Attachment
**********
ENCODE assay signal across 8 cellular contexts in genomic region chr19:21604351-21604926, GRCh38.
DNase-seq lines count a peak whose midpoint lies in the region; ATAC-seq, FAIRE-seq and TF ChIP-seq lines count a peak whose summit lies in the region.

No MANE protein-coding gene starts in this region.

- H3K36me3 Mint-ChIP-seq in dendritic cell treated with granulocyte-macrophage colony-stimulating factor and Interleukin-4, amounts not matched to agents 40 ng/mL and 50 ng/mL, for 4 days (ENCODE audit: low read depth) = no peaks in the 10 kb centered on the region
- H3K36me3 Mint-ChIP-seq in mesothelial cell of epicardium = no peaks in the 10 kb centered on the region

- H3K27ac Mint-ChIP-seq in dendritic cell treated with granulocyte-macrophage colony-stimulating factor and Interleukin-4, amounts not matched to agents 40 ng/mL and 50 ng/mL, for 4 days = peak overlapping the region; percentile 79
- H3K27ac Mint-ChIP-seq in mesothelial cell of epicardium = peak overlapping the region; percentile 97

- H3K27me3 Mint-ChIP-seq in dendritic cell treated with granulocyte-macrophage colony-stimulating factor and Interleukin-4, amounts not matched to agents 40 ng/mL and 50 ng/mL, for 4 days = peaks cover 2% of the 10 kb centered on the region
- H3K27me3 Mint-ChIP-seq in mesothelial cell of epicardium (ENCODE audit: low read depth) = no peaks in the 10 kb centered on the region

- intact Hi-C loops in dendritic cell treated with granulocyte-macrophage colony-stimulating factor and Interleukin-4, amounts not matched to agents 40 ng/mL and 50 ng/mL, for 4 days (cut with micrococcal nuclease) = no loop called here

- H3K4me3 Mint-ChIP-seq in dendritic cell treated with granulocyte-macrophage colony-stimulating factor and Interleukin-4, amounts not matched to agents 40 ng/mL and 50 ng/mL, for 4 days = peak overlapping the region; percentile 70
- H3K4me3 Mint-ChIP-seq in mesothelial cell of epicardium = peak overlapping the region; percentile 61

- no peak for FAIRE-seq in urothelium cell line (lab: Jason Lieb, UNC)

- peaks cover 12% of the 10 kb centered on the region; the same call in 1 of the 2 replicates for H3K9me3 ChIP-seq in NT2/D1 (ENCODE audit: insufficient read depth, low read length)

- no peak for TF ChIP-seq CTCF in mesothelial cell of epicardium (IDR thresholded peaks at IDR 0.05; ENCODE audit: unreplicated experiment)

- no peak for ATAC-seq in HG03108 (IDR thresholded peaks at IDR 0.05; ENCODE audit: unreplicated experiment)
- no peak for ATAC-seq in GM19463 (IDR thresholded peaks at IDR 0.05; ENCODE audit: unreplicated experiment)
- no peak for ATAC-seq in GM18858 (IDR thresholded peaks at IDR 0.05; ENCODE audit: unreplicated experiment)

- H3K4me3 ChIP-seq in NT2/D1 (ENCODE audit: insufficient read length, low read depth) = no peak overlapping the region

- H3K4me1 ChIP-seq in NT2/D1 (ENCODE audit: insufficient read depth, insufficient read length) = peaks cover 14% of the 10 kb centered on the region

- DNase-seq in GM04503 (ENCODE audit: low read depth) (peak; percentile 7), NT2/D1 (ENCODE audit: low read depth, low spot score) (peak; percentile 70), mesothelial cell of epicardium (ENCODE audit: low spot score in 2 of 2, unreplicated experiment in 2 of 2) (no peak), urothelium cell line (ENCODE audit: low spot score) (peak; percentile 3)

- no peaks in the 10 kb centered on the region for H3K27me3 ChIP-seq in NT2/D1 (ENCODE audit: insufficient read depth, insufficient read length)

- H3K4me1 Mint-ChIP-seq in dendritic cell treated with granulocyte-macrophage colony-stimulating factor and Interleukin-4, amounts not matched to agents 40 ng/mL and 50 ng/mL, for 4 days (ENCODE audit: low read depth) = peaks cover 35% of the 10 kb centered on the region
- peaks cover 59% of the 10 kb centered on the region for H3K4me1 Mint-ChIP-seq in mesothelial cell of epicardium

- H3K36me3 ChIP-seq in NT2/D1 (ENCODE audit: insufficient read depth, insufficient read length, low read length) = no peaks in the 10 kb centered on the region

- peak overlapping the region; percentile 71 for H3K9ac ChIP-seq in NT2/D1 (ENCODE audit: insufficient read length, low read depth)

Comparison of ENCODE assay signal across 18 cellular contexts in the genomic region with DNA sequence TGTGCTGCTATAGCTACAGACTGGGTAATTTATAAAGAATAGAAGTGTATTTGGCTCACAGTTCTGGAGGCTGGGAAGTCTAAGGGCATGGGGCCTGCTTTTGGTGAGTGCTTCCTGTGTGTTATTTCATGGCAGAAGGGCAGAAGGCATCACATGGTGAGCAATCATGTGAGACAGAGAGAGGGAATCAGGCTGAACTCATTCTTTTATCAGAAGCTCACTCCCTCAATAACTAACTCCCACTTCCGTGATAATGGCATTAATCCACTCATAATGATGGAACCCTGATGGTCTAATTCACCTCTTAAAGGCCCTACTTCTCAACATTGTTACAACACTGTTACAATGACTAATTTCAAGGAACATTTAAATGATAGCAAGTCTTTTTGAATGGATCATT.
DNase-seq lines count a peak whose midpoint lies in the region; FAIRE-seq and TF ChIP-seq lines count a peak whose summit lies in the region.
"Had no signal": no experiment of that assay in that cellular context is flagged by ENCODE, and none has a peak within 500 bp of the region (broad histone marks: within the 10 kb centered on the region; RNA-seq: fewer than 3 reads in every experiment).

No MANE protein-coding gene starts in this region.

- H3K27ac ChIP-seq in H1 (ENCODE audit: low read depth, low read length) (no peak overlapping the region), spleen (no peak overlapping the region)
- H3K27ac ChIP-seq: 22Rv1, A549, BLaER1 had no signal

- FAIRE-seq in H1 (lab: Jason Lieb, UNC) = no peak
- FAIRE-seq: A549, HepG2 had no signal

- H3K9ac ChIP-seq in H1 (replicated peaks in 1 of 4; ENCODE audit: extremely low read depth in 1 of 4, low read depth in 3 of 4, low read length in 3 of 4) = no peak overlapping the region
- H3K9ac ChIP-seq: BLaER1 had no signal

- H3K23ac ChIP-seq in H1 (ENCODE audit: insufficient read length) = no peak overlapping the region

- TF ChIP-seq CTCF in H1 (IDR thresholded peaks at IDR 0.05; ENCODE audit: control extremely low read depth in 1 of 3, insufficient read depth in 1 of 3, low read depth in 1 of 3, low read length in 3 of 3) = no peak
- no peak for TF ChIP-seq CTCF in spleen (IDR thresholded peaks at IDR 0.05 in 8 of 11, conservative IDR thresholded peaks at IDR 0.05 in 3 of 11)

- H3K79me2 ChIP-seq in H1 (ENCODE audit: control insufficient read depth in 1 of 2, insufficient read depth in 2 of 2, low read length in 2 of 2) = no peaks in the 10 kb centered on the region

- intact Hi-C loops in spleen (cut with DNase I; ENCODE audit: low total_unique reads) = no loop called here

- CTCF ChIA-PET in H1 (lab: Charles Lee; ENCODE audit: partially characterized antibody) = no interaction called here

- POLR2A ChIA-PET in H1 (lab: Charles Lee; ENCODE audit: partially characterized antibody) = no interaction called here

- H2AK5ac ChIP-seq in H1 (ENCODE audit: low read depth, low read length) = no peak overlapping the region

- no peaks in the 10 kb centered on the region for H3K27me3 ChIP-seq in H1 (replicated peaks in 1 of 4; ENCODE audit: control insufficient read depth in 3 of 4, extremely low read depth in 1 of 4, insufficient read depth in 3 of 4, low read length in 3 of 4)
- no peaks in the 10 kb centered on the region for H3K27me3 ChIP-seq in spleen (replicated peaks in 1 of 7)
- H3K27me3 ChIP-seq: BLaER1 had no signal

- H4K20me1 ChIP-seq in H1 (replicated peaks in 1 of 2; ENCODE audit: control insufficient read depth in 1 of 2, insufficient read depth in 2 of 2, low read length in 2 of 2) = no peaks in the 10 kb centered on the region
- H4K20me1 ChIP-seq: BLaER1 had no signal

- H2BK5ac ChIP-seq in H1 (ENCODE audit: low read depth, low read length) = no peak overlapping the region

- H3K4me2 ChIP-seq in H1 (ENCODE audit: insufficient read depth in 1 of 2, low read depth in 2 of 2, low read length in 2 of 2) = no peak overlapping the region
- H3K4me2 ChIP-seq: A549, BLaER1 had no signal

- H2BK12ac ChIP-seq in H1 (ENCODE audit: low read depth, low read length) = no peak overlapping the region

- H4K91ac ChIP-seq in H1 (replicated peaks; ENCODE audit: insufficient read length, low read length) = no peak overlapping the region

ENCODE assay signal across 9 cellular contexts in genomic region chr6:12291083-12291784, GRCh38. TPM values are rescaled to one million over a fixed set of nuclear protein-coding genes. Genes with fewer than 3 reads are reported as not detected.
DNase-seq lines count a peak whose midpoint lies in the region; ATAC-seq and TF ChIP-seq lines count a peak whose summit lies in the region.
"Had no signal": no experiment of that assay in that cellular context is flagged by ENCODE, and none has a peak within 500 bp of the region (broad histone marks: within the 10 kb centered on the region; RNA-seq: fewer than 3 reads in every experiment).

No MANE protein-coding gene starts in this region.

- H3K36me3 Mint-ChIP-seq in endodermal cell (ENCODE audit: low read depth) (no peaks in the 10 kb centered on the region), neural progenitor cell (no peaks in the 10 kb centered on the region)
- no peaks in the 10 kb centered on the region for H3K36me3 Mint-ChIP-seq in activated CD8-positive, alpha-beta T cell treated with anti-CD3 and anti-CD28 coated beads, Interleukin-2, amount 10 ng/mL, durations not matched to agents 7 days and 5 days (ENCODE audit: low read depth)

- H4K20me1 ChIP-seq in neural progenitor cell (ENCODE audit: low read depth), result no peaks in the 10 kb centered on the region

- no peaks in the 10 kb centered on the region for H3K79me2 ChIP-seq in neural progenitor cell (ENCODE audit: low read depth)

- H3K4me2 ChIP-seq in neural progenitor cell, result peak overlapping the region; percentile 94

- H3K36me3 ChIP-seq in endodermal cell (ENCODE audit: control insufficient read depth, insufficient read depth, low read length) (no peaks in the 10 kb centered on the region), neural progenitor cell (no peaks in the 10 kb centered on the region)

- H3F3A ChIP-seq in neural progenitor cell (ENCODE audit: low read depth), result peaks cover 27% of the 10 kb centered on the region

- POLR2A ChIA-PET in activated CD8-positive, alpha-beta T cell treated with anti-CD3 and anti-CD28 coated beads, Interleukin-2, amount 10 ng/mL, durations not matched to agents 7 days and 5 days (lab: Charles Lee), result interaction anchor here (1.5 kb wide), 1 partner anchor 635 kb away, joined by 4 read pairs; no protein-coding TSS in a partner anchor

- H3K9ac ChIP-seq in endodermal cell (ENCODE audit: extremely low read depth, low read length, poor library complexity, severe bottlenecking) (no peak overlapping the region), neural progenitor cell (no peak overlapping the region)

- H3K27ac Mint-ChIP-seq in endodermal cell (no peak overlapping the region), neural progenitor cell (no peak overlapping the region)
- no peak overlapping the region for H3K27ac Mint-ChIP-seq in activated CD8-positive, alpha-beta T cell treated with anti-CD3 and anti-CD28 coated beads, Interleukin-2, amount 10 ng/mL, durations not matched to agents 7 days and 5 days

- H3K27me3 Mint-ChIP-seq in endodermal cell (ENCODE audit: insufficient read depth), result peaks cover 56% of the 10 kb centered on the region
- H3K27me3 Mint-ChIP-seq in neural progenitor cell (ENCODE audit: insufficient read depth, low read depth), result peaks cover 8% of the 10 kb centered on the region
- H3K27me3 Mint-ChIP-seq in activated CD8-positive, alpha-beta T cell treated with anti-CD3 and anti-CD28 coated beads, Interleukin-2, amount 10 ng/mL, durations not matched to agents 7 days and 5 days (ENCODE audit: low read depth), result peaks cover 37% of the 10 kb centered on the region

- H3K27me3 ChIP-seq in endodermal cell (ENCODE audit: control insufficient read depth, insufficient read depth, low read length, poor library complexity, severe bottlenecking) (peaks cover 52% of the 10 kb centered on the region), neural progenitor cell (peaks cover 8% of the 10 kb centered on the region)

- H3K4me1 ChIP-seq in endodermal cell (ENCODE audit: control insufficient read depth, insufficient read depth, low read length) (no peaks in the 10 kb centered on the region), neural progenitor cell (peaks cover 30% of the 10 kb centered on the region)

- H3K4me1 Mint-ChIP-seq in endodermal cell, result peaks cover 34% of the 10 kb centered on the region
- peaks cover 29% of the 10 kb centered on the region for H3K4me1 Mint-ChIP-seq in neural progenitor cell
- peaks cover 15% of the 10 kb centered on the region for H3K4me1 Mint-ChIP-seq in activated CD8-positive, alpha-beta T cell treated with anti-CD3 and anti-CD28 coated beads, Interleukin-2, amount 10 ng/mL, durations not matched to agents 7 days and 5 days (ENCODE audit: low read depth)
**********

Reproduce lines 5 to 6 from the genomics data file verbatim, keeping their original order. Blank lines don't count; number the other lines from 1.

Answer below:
- H3K36me3 Mint-ChIP-seq in mesothelial cell of epicardium = no peaks in the 10 kb centered on the region

- H3K27ac Mint-ChIP-seq in dendritic cell treated with granulocyte-macrophage colony-stimulating factor and Interleukin-4, amounts not matched to agents 40 ng/mL and 50 ng/mL, for 4 days = peak overlapping the region; percentile 79